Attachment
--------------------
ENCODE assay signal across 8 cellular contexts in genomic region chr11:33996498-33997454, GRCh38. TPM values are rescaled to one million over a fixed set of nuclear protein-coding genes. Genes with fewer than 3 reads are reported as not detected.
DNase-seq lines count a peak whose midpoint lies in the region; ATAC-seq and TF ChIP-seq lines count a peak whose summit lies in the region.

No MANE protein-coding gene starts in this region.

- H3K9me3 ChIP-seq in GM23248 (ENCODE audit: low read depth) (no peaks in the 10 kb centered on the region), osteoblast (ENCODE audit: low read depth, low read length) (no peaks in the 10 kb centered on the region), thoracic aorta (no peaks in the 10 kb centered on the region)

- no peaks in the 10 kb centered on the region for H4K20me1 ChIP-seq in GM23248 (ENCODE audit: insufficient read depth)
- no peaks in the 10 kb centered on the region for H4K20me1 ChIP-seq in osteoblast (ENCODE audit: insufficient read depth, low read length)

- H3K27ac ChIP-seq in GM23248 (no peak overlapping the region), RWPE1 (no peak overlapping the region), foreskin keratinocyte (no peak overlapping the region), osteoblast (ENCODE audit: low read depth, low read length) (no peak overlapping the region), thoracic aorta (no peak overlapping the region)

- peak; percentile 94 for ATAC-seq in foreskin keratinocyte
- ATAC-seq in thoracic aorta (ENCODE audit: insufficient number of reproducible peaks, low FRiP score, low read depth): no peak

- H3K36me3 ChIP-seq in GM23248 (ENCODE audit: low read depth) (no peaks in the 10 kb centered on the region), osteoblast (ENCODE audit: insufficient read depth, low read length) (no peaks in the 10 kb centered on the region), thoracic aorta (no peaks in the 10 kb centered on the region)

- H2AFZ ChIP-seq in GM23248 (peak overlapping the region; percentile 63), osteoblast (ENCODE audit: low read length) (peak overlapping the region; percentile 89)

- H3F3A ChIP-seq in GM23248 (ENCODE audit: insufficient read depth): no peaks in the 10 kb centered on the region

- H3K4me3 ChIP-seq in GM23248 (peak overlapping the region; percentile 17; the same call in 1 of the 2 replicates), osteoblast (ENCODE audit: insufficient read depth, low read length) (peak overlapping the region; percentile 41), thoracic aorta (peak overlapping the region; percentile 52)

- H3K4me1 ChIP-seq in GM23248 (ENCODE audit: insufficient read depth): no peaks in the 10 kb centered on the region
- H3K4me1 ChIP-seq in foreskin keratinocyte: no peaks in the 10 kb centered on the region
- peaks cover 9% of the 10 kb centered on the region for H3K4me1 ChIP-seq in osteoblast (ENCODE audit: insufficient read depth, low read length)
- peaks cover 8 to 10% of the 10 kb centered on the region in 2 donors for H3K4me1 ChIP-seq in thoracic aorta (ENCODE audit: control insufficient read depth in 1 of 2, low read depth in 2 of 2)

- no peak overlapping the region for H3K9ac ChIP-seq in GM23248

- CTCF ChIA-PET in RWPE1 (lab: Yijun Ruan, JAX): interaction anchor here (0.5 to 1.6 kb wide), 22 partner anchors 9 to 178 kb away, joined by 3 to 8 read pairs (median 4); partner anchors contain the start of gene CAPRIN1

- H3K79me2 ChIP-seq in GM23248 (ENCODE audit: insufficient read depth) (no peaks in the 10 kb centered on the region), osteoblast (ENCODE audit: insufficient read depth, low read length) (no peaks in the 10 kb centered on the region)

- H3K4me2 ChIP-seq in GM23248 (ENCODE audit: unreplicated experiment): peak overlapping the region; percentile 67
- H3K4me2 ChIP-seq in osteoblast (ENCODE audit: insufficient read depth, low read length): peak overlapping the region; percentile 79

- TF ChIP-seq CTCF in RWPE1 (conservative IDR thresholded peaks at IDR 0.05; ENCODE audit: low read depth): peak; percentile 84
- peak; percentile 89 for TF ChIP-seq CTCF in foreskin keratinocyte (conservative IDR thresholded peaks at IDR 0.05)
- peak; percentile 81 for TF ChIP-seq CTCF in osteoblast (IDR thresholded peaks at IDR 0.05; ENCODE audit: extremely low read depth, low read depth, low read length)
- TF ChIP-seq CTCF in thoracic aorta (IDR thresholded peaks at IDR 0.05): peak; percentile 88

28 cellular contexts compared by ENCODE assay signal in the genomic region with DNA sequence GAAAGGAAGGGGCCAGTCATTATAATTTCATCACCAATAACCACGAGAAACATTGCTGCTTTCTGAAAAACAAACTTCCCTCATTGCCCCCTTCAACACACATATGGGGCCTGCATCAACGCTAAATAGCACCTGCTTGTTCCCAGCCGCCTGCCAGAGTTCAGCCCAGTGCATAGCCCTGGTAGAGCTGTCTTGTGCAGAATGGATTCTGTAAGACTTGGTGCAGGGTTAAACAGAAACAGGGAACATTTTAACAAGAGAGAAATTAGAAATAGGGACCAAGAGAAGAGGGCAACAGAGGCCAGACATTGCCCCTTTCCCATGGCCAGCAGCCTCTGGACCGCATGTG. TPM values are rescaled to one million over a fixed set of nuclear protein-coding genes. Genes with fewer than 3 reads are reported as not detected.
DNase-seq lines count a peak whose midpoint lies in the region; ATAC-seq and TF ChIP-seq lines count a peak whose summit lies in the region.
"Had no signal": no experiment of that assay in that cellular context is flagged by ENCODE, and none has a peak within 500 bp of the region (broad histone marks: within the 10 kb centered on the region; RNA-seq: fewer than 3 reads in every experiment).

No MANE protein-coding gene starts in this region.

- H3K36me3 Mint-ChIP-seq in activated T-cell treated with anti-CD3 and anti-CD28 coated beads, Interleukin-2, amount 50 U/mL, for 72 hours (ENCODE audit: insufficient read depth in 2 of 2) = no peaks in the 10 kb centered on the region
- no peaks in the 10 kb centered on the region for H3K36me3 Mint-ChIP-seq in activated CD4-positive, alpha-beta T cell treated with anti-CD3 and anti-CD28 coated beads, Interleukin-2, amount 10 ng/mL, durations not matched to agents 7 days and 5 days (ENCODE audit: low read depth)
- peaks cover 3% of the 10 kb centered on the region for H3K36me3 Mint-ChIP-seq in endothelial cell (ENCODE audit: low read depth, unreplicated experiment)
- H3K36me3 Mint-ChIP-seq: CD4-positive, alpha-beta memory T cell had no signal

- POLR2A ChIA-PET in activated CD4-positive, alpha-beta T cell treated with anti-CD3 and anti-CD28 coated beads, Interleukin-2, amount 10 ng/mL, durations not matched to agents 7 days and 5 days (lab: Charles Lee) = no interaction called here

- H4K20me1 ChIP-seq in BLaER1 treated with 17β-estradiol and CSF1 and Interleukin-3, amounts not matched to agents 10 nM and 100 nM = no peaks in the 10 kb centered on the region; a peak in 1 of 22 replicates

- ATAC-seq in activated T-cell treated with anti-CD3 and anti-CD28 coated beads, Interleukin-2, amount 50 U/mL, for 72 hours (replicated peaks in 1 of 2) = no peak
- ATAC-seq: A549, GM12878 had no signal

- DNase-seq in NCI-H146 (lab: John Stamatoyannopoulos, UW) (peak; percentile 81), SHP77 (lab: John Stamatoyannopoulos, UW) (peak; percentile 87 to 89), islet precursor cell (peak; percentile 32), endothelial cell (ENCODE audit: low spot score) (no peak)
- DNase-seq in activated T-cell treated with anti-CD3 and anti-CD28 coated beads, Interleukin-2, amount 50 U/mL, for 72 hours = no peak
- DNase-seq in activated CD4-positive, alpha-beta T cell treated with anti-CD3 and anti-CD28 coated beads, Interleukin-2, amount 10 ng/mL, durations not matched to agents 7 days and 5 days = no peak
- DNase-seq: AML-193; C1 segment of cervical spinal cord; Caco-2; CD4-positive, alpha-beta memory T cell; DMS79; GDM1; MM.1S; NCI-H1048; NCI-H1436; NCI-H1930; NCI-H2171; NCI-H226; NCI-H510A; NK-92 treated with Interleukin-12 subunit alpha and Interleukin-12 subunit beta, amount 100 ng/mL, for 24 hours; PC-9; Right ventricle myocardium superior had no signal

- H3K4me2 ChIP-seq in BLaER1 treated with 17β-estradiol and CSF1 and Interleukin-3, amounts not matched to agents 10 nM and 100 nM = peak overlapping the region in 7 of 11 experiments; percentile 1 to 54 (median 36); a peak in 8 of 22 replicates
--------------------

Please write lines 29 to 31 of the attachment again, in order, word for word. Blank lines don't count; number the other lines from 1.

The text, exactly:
"Had no signal": no experiment of that assay in that cellular context is flagged by ENCODE, and none has a peak within 500 bp of the region (broad histone marks: within the 10 kb centered on the region; RNA-seq: fewer than 3 reads in every experiment).

No MANE protein-coding gene starts in this region.

- H3K36me3 Mint-ChIP-seq in activated T-cell treated with anti-CD3 and anti-CD28 coated beads, Interleukin-2, amount 50 U/mL, for 72 hours (ENCODE audit: insufficient read depth in 2 of 2) = no peaks in the 10 kb centered on the region